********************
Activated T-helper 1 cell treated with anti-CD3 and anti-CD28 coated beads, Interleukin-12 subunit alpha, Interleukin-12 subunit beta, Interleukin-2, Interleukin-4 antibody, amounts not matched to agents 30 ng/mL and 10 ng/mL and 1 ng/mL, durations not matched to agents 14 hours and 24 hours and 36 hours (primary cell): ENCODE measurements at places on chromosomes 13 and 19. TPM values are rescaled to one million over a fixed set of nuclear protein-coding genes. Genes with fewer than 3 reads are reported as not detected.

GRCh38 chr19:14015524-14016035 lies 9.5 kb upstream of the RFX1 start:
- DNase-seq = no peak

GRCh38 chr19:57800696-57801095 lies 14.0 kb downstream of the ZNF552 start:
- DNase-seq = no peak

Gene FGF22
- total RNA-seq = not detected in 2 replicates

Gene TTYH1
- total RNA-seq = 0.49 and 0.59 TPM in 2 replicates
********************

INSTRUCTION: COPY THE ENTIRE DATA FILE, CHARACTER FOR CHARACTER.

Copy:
Activated T-helper 1 cell treated with anti-CD3 and anti-CD28 coated beads, Interleukin-12 subunit alpha, Interleukin-12 subunit beta, Interleukin-2, Interleukin-4 antibody, amounts not matched to agents 30 ng/mL and 10 ng/mL and 1 ng/mL, durations not matched to agents 14 hours and 24 hours and 36 hours (primary cell): ENCODE measurements at places on chromosomes 13 and 19. TPM values are rescaled to one million over a fixed set of nuclear protein-coding genes. Genes with fewer than 3 reads are reported as not detected.

GRCh38 chr19:14015524-14016035 lies 9.5 kb upstream of the RFX1 start:
- DNase-seq = no peak

GRCh38 chr19:57800696-57801095 lies 14.0 kb downstream of the ZNF552 start:
- DNase-seq = no peak

Gene FGF22
- total RNA-seq = not detected in 2 replicates

Gene TTYH1
- total RNA-seq = 0.49 and 0.59 TPM in 2 replicates